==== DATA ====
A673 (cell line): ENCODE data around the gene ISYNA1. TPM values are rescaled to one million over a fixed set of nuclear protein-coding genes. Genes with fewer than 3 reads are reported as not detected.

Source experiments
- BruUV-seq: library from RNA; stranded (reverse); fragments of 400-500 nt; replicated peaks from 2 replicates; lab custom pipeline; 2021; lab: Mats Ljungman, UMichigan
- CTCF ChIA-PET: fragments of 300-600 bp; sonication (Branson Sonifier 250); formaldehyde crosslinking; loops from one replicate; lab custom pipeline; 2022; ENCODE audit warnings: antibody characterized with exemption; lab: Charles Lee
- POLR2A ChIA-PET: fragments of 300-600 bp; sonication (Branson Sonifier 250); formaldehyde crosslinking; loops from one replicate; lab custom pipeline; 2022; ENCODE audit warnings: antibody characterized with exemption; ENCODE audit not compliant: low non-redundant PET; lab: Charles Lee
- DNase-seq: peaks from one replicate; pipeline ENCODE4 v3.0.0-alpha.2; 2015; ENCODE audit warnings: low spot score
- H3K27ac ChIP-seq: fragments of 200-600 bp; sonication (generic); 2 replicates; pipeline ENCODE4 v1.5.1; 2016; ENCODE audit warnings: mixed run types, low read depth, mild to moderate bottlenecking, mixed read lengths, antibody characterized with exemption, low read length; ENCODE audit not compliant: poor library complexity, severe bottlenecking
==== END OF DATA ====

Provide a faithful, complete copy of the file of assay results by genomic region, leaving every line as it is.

A673 (cell line): ENCODE data around the gene ISYNA1. TPM values are rescaled to one million over a fixed set of nuclear protein-coding genes. Genes with fewer than 3 reads are reported as not detected.

Source experiments
- BruUV-seq: library from RNA; stranded (reverse); fragments of 400-500 nt; replicated peaks from 2 replicates; lab custom pipeline; 2021; lab: Mats Ljungman, UMichigan
- CTCF ChIA-PET: fragments of 300-600 bp; sonication (Branson Sonifier 250); formaldehyde crosslinking; loops from one replicate; lab custom pipeline; 2022; ENCODE audit warnings: antibody characterized with exemption; lab: Charles Lee
- POLR2A ChIA-PET: fragments of 300-600 bp; sonication (Branson Sonifier 250); formaldehyde crosslinking; loops from one replicate; lab custom pipeline; 2022; ENCODE audit warnings: antibody characterized with exemption; ENCODE audit not compliant: low non-redundant PET; lab: Charles Lee
- DNase-seq: peaks from one replicate; pipeline ENCODE4 v3.0.0-alpha.2; 2015; ENCODE audit warnings: low spot score
- H3K27ac ChIP-seq: fragments of 200-600 bp; sonication (generic); 2 replicates; pipeline ENCODE4 v1.5.1; 2016; ENCODE audit warnings: mixed run types, low read depth, mild to moderate bottlenecking, mixed read lengths, antibody characterized with exemption, low read length; ENCODE audit not compliant: poor library complexity, severe bottlenecking